Darth Vader Dick Cheney, who reminded the country in the president’s absence, that there are terrorists out there and the law is supposed to protect the privacy of American citizens while trying to track down terrorists under close control of the courts.
So in the center of all this scandal, the president sent forth an aide to announce that the “red line” in Syria had been crossed and Assad was indeed using poison gases on his own people. Somewhat late, but better late than never? The CIA will supply weapons to the rebels, and supposedly we are able to sort the nice rebels from the al Qaeda ones.
We apparently have some 4500 troops practically on the Syrian order engaging in “wargames” with Jordan, which has incensed the other neighbors. Obama clearly does not want to really do anything, but on the other hand there are all those people dying and some want him to do something. Iran has announced that it is sending 4000 troops to aid Assad. The general opinion of those who really know something about the region is that we should stay out entirely, and send food and medicine to alleviate the suffering of the innocent.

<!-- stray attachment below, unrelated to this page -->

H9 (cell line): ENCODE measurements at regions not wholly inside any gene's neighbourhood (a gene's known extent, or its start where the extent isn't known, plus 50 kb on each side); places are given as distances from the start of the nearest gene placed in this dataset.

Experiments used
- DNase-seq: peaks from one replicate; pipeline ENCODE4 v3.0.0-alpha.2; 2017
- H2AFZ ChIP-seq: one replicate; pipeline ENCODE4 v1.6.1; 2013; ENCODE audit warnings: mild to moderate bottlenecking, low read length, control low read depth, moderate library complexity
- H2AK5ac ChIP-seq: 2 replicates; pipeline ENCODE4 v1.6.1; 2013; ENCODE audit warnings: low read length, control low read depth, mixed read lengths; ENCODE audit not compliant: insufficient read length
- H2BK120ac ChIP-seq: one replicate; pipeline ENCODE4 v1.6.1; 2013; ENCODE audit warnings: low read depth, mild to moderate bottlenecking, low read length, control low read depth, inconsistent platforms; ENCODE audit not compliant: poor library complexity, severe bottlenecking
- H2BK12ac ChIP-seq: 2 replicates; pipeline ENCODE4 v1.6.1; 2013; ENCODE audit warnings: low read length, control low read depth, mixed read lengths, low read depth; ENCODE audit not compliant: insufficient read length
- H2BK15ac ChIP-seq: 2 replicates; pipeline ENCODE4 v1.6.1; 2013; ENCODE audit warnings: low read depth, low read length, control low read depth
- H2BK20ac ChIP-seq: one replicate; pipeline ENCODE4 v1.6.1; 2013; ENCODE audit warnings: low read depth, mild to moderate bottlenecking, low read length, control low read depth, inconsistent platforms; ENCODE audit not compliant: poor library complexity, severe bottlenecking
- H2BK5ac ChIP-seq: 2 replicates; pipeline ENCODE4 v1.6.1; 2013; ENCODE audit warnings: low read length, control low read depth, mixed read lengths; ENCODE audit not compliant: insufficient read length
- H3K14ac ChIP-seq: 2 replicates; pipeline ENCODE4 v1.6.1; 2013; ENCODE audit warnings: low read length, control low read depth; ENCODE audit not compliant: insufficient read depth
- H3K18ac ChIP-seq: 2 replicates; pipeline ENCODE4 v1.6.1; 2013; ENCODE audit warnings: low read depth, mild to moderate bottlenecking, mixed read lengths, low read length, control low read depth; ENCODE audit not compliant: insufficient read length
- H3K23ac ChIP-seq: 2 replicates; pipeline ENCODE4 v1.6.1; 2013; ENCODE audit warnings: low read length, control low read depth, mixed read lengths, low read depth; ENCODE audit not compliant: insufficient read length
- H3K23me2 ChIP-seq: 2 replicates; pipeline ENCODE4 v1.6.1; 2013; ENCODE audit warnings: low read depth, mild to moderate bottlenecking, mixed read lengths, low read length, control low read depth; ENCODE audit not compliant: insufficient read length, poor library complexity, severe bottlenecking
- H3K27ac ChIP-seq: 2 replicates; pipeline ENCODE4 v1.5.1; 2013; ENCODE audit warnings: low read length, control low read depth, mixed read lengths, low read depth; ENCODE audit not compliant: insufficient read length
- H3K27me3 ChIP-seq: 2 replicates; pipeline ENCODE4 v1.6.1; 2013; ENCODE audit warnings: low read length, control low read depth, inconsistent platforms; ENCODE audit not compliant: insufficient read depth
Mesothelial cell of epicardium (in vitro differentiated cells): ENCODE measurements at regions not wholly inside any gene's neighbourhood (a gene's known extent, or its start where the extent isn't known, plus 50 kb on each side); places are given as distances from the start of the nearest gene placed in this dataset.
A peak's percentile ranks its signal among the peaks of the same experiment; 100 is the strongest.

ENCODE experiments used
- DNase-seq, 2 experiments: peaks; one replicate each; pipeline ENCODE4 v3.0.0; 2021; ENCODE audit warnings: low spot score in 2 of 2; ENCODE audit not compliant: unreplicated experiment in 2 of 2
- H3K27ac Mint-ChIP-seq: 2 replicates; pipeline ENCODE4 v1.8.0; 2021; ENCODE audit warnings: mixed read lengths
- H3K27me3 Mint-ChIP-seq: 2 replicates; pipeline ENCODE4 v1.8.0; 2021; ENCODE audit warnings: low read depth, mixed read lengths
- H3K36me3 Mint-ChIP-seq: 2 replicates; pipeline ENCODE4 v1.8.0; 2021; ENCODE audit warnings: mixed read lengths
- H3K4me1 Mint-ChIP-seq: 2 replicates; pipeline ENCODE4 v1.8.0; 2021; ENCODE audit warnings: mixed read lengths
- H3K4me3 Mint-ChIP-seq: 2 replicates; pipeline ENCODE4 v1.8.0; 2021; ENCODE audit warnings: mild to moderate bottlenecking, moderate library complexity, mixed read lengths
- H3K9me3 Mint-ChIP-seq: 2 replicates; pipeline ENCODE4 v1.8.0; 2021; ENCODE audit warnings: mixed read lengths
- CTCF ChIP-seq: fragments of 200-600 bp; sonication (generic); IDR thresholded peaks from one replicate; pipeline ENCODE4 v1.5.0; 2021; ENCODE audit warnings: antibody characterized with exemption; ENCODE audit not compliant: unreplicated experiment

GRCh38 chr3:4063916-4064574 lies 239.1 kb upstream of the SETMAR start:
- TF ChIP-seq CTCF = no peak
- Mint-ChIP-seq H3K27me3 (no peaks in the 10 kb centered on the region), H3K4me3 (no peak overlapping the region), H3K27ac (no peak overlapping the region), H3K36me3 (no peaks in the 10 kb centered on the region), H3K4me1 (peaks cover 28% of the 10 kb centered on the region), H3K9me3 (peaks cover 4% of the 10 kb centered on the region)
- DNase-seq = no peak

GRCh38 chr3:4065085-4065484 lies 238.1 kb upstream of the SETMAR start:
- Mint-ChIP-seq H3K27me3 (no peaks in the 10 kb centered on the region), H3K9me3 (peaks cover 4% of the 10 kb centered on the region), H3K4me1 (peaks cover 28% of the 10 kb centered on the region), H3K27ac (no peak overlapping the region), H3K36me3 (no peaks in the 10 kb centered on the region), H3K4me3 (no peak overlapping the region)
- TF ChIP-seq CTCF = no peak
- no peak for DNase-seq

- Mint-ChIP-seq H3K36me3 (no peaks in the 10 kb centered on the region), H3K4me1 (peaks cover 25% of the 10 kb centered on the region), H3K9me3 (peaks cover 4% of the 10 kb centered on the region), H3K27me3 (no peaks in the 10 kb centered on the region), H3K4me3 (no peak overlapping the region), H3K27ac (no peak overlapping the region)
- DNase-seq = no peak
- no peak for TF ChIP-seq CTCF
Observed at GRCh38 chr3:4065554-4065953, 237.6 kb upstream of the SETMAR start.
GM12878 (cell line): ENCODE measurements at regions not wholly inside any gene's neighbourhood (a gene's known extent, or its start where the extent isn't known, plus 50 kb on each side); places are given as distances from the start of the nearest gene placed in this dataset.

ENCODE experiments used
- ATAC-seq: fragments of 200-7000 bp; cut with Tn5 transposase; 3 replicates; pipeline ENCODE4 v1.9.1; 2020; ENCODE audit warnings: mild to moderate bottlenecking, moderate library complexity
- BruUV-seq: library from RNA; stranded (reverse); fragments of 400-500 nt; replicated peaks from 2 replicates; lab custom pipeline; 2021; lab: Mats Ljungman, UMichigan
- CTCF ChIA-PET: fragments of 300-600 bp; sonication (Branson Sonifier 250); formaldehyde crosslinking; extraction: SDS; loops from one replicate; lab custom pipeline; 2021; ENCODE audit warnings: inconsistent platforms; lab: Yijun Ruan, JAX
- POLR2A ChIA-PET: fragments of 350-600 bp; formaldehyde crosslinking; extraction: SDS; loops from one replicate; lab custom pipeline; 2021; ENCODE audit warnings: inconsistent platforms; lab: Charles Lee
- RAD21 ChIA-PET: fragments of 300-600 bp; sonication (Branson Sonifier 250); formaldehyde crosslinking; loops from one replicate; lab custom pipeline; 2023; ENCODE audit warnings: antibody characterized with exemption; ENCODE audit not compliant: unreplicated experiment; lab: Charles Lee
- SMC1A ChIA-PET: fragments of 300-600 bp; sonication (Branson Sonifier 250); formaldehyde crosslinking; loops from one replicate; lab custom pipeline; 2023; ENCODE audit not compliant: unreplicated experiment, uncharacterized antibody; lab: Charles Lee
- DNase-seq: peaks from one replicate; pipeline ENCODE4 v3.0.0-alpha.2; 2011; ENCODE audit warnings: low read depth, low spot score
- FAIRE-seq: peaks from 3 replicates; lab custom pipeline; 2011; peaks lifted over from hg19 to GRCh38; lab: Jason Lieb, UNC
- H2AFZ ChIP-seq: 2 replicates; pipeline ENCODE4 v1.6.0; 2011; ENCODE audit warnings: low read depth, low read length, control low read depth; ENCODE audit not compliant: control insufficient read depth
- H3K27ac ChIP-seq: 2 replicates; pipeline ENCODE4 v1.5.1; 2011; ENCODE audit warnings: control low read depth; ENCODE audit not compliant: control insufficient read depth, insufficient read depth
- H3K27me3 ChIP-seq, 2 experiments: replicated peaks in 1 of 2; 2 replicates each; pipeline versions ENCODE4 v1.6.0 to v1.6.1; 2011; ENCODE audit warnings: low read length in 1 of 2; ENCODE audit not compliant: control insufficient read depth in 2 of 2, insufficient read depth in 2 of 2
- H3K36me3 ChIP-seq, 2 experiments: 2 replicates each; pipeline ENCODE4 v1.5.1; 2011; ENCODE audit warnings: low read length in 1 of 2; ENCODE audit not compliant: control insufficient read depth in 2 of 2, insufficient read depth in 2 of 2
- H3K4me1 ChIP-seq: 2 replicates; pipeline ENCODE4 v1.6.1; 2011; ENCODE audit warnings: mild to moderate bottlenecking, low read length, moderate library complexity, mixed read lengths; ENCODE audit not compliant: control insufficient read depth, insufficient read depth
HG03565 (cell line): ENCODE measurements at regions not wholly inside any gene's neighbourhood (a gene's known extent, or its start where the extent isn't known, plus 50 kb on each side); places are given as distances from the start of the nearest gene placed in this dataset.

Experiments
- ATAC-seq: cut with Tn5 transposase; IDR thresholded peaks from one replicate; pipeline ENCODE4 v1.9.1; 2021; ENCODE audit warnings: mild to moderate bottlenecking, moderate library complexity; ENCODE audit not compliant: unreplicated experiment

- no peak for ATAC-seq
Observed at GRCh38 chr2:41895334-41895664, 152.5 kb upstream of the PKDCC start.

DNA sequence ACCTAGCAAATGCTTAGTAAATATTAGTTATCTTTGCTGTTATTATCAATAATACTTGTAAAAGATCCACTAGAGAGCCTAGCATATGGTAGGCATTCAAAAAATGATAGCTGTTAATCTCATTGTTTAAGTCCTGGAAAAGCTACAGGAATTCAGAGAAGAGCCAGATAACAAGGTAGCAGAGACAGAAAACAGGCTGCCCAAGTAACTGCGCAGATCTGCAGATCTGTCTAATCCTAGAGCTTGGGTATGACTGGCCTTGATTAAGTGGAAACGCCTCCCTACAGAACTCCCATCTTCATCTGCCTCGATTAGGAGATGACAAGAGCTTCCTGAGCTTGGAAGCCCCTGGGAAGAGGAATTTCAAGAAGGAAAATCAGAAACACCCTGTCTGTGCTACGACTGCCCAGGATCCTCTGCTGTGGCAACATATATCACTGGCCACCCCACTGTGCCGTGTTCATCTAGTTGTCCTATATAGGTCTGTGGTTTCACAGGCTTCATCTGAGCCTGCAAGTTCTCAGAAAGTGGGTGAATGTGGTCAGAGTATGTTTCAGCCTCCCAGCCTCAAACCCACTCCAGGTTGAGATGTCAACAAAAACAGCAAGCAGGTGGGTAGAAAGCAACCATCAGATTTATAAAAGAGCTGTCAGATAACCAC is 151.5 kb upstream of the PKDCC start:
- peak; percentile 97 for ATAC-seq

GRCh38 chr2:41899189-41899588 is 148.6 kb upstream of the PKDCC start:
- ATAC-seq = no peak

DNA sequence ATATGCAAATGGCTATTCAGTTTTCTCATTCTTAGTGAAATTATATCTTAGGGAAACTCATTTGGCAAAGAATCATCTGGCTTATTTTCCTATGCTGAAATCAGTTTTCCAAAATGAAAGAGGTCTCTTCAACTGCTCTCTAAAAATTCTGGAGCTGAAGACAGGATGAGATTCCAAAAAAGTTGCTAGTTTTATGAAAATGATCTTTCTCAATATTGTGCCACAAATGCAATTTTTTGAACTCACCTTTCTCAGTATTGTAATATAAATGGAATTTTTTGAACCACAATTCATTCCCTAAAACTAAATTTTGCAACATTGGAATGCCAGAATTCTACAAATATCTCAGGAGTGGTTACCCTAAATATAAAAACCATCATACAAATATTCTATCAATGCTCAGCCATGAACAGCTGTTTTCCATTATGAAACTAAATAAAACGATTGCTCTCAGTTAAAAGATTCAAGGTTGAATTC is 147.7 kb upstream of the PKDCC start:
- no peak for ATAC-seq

This does not bode well, and promises to become another mess.
Filed under: Freedom, History, Military, National Security, Politics, Russia, The United States | Tags: CIA Director William Casey, Herbert E. Meyer, The Cold War - Revisited
Here is a fascinating take on Grenada, Poland and the Pope — and the history of the Cold War. This is from a lecture Herbert Meyer recently gave to the Young Americans Foundation on the occasion of the 100th birthday of William Casey, Ronald Reagan’s extraordinary CIA director. I was so interested in this (he’s a good storyteller) that I wish I had been there to hear the whole speech. And the next segment is equally good. So who is Herb Meyer?
Herbert E. Meyer served during the Reagan Administration as Special Assistant to the Director of Central Intelligence and Vice Chairman of the CIA’s National Intelligence Council. In these positions, he managed production of the U.S. National Intelligence Estimates and other top-secret projections for the President and his national security advisers. Mr. Meyer is widely credited with being the first U.S. Government official to forecast the Soviet Union’s collapse — a forecast for which he later was awarded the U.S. National Intelligence Distinguished Service Medal, which is the Intelligence Community’s highest honor.
Steven Hayward has posted these three videos over at Powerline, and his comments are certainly worth reading in their entirety. We are so apt to have little knowledge or understanding of fairly recent history, because we have always to a certain extent been low-information voters. I don’t use the term in a pejorative way. We are all busy our lives and work and activities and keeping up with news, politics and world affairs is why we elect representatives to do it for us, as they make the laws that will govern our lives. (Our hope is that they will do a better job of it than we do. Uh huh). But how many, even of those who lived through it, have any real understanding of the Cold War? Steven Hayward said: